Have you thought about krill recently? No? Weird.

Well then, allow me: Krill — those tiny, shrimp-like crustaceans that are among the most important marine wildlife — are falling victim to climate change. And because of krill’s position on the food chain, this could be a very big problem. While you might not eat krill, that fish you had for lunch probably does, the New York Times reports:

In the Southern Ocean, most marine life is a direct predator of krill or just one step removed. Diminishing krill stocks can mean less food for squid, whales, seals, fish, penguins and sea birds.

“Higher levels of carbon dioxide in the water mean greater levels of ocean acidification,” said Dr. [So] Kawaguchi, whose laboratory holds the only research tanks in the world used to breed and study krill. “This interrupts the physiology of krill. It stops the eggs hatching, or the larvae developing.”

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Kawaguchi has been studying krill for 25 years. Seven years ago, he first established the link between a warming planet and krill deaths by pumping carbon dioxide into krill tanks to mimic predicted ocean conditions of the future. The results? Not good. “We thought the krill might be more robust,” Kawaguchi told the Times. “We were not expecting such a clear result.”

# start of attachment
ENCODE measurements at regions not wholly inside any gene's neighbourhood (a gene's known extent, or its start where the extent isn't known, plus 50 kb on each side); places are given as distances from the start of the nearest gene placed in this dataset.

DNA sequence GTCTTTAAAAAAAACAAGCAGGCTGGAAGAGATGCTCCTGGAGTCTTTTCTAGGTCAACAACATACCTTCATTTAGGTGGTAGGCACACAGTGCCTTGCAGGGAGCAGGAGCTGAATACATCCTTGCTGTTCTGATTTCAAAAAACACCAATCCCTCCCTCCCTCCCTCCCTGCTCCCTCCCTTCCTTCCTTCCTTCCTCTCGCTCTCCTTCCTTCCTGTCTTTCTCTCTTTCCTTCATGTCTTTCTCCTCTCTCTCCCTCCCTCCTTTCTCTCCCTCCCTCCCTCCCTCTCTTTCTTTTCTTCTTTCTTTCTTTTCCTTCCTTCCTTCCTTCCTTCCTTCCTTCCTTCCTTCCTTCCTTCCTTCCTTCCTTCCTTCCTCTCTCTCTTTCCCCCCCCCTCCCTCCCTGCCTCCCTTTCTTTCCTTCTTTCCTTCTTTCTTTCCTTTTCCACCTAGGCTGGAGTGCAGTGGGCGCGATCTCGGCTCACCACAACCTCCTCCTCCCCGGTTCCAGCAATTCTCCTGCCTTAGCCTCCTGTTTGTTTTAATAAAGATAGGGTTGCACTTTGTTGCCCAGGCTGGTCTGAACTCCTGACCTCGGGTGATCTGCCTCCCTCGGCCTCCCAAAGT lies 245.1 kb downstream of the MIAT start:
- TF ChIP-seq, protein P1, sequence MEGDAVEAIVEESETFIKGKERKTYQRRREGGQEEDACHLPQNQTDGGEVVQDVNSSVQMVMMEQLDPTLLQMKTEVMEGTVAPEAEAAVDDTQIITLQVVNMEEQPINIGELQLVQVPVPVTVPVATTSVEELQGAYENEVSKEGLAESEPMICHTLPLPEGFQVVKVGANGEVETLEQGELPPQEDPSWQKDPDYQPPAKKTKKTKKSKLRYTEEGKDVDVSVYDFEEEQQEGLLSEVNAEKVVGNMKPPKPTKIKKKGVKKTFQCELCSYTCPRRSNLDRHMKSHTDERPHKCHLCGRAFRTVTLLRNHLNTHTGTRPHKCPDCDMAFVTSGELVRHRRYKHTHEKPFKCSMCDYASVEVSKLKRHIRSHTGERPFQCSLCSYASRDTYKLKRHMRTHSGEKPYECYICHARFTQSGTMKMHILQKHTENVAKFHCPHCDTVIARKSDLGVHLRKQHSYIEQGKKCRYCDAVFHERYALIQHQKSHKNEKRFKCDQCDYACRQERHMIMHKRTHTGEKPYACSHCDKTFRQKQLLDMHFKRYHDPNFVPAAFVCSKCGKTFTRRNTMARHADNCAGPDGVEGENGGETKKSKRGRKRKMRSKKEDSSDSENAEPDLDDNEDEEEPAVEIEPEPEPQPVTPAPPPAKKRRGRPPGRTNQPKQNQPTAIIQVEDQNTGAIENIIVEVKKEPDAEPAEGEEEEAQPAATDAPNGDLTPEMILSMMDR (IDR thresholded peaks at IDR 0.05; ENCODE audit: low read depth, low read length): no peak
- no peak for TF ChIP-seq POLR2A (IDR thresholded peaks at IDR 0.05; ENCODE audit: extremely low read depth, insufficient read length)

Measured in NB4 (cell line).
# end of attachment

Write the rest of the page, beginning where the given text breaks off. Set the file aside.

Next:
Krill is the main food source of many major species of whales, including the 200-ton blue whale. You’d think the largest mammals ever to roam the earth might enjoy something a little more substantial for breakfast, but these massive beings feed almost exclusively on krill and small fish, eating up to 4 tons of krill in a day.

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Surprisingly, this makes for some dramatic television:

Whales aren’t the only krill hunters. We, too, have something of an appetite for the weird little things. About 500,000 tons of krill were caught every year during the 80s, but that number dropped to 300,000 by 2014, according to the Times. Most of the catch is used for farmed fish feed and bait, and by the drug industry. Krill are also eaten in parts of Asia and used as an omega-3 supplement in the U.S. At least, they are for now.

“If we continue with business as usual, and we don’t act on reducing carbon emissions, in that case, there could be a 20 to 70 percent reduction in Antarctic krill by 2100,” Dr. Kawaguchi said. “By 2300, the Southern Ocean might not be suitable for krill reproduction.”

Of course, climate change could be totally reversed by then and this will all be something we laugh about circa 2300. Remember the great krill scare of 2015?, we’ll say from inside our cryogenic storage tanks. What a joke that was! HA HA HA HA HA!

Or, you know, not.